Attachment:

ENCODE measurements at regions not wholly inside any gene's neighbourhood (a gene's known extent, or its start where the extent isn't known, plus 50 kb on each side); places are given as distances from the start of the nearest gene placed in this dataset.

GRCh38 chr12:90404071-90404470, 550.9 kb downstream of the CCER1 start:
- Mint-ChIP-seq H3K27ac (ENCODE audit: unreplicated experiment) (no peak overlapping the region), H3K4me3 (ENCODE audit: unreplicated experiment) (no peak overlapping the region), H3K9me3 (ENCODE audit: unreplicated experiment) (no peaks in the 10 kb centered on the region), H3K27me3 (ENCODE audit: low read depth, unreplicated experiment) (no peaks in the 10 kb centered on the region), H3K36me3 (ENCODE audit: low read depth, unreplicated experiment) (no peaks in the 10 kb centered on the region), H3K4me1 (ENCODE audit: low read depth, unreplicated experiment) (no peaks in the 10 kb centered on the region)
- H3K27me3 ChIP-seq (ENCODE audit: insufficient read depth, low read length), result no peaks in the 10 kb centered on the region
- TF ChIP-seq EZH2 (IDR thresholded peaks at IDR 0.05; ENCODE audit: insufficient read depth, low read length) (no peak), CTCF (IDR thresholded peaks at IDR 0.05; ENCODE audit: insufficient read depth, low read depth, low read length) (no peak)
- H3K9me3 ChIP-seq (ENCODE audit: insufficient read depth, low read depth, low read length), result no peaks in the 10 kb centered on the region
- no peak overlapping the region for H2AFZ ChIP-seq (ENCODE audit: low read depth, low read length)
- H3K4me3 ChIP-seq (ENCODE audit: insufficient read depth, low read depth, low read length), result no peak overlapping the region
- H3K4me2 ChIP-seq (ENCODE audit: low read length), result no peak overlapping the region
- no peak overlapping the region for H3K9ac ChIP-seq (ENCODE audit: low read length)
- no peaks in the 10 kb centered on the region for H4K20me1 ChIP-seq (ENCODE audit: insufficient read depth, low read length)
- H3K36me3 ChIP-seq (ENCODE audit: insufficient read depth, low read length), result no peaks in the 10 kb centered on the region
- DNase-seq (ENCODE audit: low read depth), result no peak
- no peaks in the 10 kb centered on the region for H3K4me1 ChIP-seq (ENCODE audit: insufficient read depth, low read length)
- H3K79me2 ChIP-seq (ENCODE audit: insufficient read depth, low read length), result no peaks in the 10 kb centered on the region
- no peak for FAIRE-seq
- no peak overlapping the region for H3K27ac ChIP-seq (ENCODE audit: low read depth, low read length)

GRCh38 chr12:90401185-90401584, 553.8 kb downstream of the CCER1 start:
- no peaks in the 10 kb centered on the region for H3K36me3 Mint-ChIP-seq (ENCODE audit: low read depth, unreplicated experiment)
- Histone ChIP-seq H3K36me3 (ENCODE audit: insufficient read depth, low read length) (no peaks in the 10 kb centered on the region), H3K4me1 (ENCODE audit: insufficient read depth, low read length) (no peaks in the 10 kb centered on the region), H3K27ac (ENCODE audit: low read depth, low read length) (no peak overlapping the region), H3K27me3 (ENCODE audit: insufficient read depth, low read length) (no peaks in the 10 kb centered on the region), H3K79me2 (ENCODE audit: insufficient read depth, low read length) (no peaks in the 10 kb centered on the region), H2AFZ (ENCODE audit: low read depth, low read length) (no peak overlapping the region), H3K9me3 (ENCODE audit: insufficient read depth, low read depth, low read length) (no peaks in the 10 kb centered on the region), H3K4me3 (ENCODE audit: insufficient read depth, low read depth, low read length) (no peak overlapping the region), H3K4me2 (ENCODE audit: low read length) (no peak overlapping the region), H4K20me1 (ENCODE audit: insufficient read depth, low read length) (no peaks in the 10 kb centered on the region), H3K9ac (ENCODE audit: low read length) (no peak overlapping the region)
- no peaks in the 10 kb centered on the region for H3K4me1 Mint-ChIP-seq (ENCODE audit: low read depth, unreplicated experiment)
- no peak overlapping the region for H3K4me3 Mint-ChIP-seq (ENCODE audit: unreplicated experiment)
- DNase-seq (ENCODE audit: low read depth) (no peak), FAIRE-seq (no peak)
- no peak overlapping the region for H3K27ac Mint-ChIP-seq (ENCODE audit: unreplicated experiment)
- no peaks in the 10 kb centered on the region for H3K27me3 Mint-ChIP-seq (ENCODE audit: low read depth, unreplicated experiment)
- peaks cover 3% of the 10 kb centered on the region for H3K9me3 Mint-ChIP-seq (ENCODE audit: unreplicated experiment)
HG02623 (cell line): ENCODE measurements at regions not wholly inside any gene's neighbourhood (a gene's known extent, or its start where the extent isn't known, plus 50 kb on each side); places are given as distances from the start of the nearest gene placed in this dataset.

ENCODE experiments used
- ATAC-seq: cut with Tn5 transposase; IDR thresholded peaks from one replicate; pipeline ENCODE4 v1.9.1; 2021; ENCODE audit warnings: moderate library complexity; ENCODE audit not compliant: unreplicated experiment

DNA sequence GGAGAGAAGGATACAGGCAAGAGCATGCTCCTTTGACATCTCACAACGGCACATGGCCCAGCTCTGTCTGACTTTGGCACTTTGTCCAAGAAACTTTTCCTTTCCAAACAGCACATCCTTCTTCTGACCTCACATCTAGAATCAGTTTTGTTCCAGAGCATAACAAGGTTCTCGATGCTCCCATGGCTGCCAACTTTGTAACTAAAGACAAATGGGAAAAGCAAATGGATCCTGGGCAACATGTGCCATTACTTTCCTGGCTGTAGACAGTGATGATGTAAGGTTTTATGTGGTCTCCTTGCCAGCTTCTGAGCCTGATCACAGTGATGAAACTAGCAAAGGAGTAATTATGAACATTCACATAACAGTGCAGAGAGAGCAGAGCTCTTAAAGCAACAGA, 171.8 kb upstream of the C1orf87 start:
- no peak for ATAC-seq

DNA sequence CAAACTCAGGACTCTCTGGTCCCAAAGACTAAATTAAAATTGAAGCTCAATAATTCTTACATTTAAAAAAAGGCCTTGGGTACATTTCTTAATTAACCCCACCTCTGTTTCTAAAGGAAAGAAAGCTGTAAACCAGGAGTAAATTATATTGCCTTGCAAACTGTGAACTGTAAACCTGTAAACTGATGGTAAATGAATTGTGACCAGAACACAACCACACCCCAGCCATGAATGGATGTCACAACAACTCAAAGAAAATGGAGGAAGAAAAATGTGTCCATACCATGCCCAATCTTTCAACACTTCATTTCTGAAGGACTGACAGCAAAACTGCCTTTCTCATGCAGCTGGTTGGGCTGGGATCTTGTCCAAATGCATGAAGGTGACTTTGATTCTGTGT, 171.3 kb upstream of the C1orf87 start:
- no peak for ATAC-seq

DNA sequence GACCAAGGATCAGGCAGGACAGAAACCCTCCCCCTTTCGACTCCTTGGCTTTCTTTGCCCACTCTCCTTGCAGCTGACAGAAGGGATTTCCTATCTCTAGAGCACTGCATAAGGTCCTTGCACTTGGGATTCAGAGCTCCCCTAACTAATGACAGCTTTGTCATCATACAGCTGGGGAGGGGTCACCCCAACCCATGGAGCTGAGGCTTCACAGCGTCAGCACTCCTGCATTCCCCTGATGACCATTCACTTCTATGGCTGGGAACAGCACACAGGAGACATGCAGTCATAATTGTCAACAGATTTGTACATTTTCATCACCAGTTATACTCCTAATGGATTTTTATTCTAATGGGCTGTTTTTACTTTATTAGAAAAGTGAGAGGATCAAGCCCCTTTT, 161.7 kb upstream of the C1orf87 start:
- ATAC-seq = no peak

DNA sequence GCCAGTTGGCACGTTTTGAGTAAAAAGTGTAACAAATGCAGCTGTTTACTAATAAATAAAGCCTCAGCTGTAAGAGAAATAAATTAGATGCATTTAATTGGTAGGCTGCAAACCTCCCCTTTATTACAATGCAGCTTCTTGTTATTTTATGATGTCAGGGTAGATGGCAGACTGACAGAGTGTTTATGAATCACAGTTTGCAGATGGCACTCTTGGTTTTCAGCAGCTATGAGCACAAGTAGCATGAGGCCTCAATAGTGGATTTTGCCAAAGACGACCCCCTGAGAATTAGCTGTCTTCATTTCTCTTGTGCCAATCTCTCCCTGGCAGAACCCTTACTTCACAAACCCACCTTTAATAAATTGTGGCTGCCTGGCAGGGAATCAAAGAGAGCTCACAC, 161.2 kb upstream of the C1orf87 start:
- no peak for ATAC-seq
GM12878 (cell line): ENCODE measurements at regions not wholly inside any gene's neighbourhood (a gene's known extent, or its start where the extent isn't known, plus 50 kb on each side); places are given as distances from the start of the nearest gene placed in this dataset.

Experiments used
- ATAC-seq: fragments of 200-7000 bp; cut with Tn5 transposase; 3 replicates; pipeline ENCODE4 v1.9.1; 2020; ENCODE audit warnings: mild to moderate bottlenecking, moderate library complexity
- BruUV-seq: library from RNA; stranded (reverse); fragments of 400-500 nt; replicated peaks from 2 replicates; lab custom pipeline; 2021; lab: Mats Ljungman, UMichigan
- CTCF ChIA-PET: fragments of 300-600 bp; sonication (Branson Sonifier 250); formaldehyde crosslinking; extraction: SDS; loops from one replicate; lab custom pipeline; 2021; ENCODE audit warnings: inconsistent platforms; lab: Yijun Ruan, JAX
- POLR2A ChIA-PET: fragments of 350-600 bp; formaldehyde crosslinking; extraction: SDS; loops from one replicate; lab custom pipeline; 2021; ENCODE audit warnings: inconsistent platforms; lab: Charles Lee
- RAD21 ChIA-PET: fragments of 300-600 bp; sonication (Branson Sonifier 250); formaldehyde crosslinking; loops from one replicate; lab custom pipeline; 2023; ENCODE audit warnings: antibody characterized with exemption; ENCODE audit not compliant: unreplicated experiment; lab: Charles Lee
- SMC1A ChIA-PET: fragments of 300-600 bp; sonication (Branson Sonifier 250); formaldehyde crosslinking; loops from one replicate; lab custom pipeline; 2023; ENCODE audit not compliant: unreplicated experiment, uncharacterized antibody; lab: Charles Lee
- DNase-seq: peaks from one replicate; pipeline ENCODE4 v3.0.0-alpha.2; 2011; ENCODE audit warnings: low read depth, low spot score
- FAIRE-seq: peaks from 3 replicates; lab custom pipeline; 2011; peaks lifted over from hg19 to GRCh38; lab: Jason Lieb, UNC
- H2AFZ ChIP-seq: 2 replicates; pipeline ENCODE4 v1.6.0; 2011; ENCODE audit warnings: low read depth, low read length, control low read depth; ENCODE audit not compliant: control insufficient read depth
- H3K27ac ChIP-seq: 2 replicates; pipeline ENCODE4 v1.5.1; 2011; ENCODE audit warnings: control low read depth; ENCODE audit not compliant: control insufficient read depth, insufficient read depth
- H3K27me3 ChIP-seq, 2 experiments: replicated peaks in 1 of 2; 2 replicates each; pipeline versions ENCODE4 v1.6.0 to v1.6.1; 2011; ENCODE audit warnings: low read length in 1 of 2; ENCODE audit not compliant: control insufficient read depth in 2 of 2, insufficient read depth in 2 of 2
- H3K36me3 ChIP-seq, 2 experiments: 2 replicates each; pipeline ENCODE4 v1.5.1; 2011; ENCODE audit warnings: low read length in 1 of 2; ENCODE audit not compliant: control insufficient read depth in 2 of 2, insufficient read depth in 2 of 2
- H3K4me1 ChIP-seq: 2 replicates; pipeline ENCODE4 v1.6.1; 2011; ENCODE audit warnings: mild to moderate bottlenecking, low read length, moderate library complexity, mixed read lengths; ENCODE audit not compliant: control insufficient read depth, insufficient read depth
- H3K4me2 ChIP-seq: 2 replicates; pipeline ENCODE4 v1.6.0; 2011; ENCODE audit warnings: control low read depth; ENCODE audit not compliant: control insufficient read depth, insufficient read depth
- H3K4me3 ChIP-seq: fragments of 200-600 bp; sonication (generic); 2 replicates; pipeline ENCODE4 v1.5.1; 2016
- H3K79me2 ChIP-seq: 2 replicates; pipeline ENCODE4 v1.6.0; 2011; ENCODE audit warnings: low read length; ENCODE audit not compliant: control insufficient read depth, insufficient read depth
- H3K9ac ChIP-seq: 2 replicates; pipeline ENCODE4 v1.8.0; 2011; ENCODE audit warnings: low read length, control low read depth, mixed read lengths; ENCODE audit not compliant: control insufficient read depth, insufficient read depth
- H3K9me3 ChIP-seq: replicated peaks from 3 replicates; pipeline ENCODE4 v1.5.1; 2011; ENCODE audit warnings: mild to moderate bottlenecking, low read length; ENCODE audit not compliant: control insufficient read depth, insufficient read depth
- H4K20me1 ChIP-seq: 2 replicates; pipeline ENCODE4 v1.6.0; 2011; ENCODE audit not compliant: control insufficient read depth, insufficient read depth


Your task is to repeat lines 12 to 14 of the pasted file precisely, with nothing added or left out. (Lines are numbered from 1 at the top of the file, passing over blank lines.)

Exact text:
- H3K36me3 ChIP-seq (ENCODE audit: insufficient read depth, low read length), result no peaks in the 10 kb centered on the region
- DNase-seq (ENCODE audit: low read depth), result no peak
- no peaks in the 10 kb centered on the region for H3K4me1 ChIP-seq (ENCODE audit: insufficient read depth, low read length)